Cold and wet spring has delayed harvests, Corvallis growers say


Morgan Barnaby

Vegetables offered for sale by Gathering Together Farm at the Corvallis Farmers’ Market on May 6 in downtown Corvallis. As with most of the farms at the Farmers’ Market, Gathering Together Farm felt little to no negative effect from the past year’s weather trends.

Vincent Ho, News Contributor

If you were wondering why certain commodities like salad mix weren’t present during the first part of spring at the Corvallis market, it’s because of the cold weather, and Corvallis growers felt it.

For the farmers at the Corvallis Farmer’s Market, the weather these last few months has created a slow start, according to Alexandra Schaffer, a farmer at Lucky Crow Farm. The transition from winter to spring was described as “cold and wet” by Wendy Parker, a farmer at Heritage Farm Northwest. This specific type of weather can make it difficult for farmers to plant their crops. 

“You need weather dry enough to be able to dry out the soil so you get on the field and plant some crops, but once you go out and plant it, then you would like plenty of rain again,” said Paul Harcombe, a farmer at Harcombe Farm.

A cold and wet spring can affect what growers are able to nurture and sell during the farmers  market. Many can run into an issue where their most sought after item isn’t growing or can’t be planted, and therefore can’t be sold.

“The first few weeks (of spring) here we didn’t have our salad mix, which is one of our most popular things because it was just too cold to get stuff in the ground,” Schaffer said. 

These last few months have consisted mostly of rain and a lack of sunlight, creating issues for many farmers. According to Weather Underground, the Salem Municipal State/McNary Field Station reported an average temperature of 41.9 F in March. The website also shows that there were a total of 10 days with zero precipitation during this time.

“So much of farming is just year to year (uncertainty) of what the climate is going to be like,” Schaffer said

These trends of these colder and more wet springs are consistent with what farmers have been experiencing last year according to Rosey Allende, a farmer at Gathering Together Farm. Allende said that this weather trend is something that her farm needs to adjust to.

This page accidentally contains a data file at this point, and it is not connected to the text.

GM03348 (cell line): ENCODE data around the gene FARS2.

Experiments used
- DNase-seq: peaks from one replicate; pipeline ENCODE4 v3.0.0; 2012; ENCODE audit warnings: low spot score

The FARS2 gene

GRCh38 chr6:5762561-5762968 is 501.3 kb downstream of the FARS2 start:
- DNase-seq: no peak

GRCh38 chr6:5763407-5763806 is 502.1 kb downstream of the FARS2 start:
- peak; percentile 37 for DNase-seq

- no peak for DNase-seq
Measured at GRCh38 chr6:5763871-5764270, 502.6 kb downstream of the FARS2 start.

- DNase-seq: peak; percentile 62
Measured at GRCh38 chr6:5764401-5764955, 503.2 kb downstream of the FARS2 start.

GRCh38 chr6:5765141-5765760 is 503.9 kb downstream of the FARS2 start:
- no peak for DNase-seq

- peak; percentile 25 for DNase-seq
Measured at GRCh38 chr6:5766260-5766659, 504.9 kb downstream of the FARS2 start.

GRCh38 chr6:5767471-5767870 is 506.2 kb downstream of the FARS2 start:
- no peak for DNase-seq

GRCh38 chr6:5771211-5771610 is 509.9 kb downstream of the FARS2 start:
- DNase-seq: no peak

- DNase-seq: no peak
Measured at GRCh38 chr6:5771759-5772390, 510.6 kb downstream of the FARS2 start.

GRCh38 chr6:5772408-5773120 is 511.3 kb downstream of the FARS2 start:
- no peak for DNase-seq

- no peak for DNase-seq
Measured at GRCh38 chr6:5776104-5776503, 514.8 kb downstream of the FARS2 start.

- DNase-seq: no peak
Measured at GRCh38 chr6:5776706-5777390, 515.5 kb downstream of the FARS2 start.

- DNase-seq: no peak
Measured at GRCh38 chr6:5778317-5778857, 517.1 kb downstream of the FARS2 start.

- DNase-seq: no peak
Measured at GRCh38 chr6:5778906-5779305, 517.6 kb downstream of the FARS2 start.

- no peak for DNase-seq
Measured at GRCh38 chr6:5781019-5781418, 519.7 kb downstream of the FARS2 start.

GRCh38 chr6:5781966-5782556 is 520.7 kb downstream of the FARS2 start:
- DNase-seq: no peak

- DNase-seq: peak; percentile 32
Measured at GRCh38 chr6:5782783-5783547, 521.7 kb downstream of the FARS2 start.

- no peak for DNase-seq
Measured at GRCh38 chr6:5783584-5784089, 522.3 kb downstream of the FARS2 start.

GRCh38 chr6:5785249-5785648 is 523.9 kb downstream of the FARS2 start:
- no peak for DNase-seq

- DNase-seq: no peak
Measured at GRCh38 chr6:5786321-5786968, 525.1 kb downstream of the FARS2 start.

James Cassidy, senior instructor of crop and soil science at Oregon State University, said while Pinot Noir grapes do grow well in this climate, if the extremes of the climate increase, they will probably suffer. 

“There are some farmers who are hedging their bets and planting more hot weather grapes,” Cassidy said.

When plans go awry, these local growers have contingency plans to make sure that they are able to maintain a crop yield through these harsh weather conditions.

“Growing a wide range of diverse crops allows us to hedge our bets in an increasingly unpredictable climate.” Cassidy said. “Some things always do great, some things always fail, and the rest is somewhere in between but we can’t always predict what crops will occupy those categories.”

There are some crops that enjoy this colder environment. Additionally, there are some animals that enjoy this colder weather.

Parker, whose farming focuses more on pigs, said “Most of the grown hogs are fine. They love  colder weather and the wet weather and they think that’s just perfectly great. However, piglets that we just had born are cold, y’know, everything’s cold.” 

Anyone who would like to support these and many other farmers can visit them at the Corvallis Farmers Market on Wednesdays and Saturdays at 9 a.m to 1p.m.

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